Marine Shot Dead at Camp Lejeune, N.C.

Base spokesman is quick to distance single-shot death from the April 2 rampage at Fort Hood, Texas.

The entrance to Camp Lejeune, N.C., shown March 19, 2013, was the site of a recent shooting.

The entrance to Camp Lejeune, N.C., shown March 19, 2013, was the site of a recent shooting.

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A Marine was shot dead at Camp Lejeune, N.C., Tuesday evening in yet another incident of gun-related violence on a military installation.
Navy investigators early Wednesday were still looking into the death of the young male Marine, who was reportedly shot by a fellow Marine bearing an M4 rifle at the base’s main gate. The alleged shooter was taken into custody early Wednesday. The identity of both Marines has not yet been released, nor any information about the prospective motivations of the shooter. 

This latest act of violence comes less than a week after Army Spc. Ivan Lopez, an Iraq War veteran, killed 3 and injured 16 before turning his weapon on himself at Fort Hood, Texas. That shooting immediately prompted further discussion about the treatment of combat veterans and questions of safety regarding guns on bases.

First responders to Tuesday’s shooting immediately tried to revive the victim, who received a single shot to his chest. But he died at a base hospital, said Camp Lejeune spokesman Nat Fahy, according to The Associated Press.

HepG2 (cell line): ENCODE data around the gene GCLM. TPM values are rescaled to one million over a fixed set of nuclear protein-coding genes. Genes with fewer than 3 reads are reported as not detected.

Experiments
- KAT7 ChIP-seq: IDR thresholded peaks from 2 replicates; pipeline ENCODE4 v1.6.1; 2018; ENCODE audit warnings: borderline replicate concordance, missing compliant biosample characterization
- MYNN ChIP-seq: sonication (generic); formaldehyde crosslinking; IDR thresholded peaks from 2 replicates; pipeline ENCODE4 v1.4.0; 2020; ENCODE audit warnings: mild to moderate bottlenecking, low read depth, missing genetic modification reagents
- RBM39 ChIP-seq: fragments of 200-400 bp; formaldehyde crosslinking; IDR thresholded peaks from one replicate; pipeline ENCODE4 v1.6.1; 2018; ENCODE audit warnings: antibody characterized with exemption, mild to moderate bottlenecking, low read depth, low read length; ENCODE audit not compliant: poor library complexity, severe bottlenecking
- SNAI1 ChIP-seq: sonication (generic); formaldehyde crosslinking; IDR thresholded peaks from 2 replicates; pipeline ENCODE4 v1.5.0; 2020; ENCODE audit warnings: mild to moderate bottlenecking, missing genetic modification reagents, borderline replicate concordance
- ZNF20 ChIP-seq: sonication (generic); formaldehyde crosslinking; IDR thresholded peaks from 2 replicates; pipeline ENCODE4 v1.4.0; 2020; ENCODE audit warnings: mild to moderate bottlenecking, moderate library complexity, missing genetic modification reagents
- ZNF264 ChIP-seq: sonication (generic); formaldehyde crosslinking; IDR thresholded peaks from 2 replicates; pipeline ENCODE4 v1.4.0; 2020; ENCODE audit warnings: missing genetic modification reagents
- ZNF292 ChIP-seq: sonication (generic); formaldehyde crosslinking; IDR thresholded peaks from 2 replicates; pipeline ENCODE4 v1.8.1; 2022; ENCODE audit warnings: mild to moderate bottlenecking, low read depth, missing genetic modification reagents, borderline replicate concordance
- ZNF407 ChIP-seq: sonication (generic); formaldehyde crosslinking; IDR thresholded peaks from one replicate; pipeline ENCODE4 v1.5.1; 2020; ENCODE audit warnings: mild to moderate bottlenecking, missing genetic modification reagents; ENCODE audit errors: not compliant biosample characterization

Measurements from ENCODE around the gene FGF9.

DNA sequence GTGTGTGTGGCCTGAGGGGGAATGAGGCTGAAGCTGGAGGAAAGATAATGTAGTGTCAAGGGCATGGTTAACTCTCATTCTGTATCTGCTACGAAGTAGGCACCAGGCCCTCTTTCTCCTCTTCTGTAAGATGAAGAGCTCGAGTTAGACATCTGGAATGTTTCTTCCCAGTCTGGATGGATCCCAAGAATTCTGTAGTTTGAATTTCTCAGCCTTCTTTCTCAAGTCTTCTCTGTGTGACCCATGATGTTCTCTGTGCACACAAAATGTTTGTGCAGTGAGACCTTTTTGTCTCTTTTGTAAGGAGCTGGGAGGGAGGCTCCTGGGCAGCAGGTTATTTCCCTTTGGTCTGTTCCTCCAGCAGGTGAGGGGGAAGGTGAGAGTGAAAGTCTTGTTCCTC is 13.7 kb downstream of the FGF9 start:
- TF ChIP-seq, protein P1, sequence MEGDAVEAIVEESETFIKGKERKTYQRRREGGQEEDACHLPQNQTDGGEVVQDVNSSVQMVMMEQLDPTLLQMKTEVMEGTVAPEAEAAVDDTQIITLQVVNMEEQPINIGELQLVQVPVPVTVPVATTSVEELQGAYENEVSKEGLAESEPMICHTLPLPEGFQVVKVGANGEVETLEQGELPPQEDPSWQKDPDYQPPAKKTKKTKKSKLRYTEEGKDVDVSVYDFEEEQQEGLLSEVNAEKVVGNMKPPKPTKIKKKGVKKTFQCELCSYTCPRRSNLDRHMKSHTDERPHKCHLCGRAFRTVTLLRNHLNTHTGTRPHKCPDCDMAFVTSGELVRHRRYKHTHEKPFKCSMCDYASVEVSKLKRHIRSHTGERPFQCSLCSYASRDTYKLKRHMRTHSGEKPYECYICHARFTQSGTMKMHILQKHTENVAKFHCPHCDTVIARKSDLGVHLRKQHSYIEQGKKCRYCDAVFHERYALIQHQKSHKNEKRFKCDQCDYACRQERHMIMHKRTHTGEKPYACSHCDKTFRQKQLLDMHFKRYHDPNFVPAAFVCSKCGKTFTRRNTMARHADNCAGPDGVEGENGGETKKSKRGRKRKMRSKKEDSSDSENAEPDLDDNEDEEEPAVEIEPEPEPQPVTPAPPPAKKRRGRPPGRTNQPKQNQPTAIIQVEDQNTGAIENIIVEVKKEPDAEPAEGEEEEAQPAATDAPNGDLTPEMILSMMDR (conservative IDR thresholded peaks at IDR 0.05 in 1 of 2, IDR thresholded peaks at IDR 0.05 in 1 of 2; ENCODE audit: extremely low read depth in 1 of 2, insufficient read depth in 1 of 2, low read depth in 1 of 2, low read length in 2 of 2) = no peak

Fahy says there is a stark difference between this latest incident and the Fort Hood shooting on April 2.

“It is important that we convey that this is not a Foot Hood-like incident. It was an isolated incident that’s no longer active,” he said, according to the AP. “We understand that people are at a heightened sensitivity, given what happened over at Fort Hood.”

[SEE MORE: Fort Hood Shooting Leaves 4 Dead, 16 Wounded]

The alleged shooter remains in the custody of the Naval Criminal Investigative Services. The base’s main gates remained open after the shooting. Other guards were near the reported shooting, but none of them was hurt. 

The base was never on lockdown, and local authorities were quickly able to determine the situation was secure.